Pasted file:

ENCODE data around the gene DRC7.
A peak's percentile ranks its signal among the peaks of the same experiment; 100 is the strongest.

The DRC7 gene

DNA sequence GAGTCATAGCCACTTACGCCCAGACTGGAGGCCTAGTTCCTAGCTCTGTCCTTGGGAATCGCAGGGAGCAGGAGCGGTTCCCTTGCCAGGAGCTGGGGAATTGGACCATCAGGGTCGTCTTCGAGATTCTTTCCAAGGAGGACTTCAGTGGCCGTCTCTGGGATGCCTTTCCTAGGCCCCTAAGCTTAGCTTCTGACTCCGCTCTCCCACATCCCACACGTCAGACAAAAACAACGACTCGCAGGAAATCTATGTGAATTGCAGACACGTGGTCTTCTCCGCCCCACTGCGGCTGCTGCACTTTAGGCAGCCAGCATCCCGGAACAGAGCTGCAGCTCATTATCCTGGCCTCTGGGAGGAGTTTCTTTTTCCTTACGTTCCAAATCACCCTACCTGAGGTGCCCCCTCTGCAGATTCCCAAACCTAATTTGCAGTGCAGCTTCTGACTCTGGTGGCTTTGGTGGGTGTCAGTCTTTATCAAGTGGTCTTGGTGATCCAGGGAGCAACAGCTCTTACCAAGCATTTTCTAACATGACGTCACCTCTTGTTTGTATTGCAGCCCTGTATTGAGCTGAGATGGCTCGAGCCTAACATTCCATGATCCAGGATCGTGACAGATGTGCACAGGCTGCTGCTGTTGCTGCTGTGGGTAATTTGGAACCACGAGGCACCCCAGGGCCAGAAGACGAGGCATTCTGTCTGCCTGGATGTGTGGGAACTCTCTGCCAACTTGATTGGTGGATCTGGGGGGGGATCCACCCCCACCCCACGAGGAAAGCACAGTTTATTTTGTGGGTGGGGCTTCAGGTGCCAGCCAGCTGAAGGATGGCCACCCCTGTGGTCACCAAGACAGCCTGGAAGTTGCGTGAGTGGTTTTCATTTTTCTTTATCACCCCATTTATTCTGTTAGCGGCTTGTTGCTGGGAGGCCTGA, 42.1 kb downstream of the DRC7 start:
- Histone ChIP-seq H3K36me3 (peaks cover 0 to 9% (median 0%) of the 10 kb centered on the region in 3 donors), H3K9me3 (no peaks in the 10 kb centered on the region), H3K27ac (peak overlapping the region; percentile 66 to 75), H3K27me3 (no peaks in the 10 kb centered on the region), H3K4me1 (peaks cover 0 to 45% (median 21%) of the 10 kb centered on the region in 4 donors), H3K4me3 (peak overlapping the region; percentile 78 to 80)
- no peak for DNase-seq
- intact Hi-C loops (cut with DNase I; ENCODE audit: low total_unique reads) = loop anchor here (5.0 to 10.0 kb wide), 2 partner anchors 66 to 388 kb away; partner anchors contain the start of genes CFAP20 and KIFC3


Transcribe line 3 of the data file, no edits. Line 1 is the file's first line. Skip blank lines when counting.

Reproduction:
The DRC7 gene